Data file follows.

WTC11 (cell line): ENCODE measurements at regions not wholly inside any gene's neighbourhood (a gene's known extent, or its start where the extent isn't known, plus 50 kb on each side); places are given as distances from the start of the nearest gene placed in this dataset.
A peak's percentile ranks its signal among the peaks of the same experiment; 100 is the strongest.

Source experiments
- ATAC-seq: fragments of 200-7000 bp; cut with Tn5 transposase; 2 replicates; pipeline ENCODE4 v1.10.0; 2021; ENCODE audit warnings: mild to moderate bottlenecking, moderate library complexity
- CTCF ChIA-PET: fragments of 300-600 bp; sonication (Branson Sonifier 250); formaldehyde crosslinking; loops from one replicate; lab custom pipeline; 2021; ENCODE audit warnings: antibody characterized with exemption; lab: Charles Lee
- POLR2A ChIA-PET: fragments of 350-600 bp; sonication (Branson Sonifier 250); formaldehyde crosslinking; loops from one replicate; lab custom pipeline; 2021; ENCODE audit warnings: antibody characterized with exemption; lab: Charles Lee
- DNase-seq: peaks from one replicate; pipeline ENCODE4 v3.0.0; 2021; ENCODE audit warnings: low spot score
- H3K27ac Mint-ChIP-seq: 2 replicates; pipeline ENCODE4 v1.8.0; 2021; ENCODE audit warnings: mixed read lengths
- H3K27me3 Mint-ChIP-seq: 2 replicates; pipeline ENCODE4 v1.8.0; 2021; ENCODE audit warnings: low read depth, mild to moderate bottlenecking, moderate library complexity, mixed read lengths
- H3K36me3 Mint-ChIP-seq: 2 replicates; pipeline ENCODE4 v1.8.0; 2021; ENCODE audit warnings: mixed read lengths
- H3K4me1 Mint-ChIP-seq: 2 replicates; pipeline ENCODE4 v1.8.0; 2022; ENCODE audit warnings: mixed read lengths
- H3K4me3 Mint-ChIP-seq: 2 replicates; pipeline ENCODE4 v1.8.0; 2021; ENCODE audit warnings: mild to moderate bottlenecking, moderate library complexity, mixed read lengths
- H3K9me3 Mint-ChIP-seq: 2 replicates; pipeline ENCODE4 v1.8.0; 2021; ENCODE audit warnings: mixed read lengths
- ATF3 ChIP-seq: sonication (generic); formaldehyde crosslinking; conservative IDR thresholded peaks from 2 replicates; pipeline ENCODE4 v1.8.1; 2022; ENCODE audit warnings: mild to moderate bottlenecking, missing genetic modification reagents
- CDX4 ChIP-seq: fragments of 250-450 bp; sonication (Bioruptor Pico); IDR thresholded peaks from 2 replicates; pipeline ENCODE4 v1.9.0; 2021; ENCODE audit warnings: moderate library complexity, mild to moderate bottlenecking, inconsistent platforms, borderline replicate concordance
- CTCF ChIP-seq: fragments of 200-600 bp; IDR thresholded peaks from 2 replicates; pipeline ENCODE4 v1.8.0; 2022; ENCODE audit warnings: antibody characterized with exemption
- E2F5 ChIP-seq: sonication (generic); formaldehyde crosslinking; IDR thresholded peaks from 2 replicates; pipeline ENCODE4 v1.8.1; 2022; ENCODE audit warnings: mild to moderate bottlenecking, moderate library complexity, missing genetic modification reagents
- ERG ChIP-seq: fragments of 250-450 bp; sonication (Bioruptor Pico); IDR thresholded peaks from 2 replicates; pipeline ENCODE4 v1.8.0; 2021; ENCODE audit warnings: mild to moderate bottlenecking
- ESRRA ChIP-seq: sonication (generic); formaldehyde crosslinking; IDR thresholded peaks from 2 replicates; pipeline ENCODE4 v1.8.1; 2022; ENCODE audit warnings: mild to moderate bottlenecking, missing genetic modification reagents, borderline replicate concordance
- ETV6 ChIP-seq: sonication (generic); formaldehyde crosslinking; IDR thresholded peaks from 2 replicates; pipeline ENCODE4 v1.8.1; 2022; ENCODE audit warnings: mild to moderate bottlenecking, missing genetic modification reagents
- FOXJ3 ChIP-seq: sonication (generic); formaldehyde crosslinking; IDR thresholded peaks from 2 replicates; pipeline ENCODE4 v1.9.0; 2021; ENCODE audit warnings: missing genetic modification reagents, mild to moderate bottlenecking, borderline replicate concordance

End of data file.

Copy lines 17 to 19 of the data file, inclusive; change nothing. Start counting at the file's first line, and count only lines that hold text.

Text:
- E2F5 ChIP-seq: sonication (generic); formaldehyde crosslinking; IDR thresholded peaks from 2 replicates; pipeline ENCODE4 v1.8.1; 2022; ENCODE audit warnings: mild to moderate bottlenecking, moderate library complexity, missing genetic modification reagents
- ERG ChIP-seq: fragments of 250-450 bp; sonication (Bioruptor Pico); IDR thresholded peaks from 2 replicates; pipeline ENCODE4 v1.8.0; 2021; ENCODE audit warnings: mild to moderate bottlenecking
- ESRRA ChIP-seq: sonication (generic); formaldehyde crosslinking; IDR thresholded peaks from 2 replicates; pipeline ENCODE4 v1.8.1; 2022; ENCODE audit warnings: mild to moderate bottlenecking, missing genetic modification reagents, borderline replicate concordance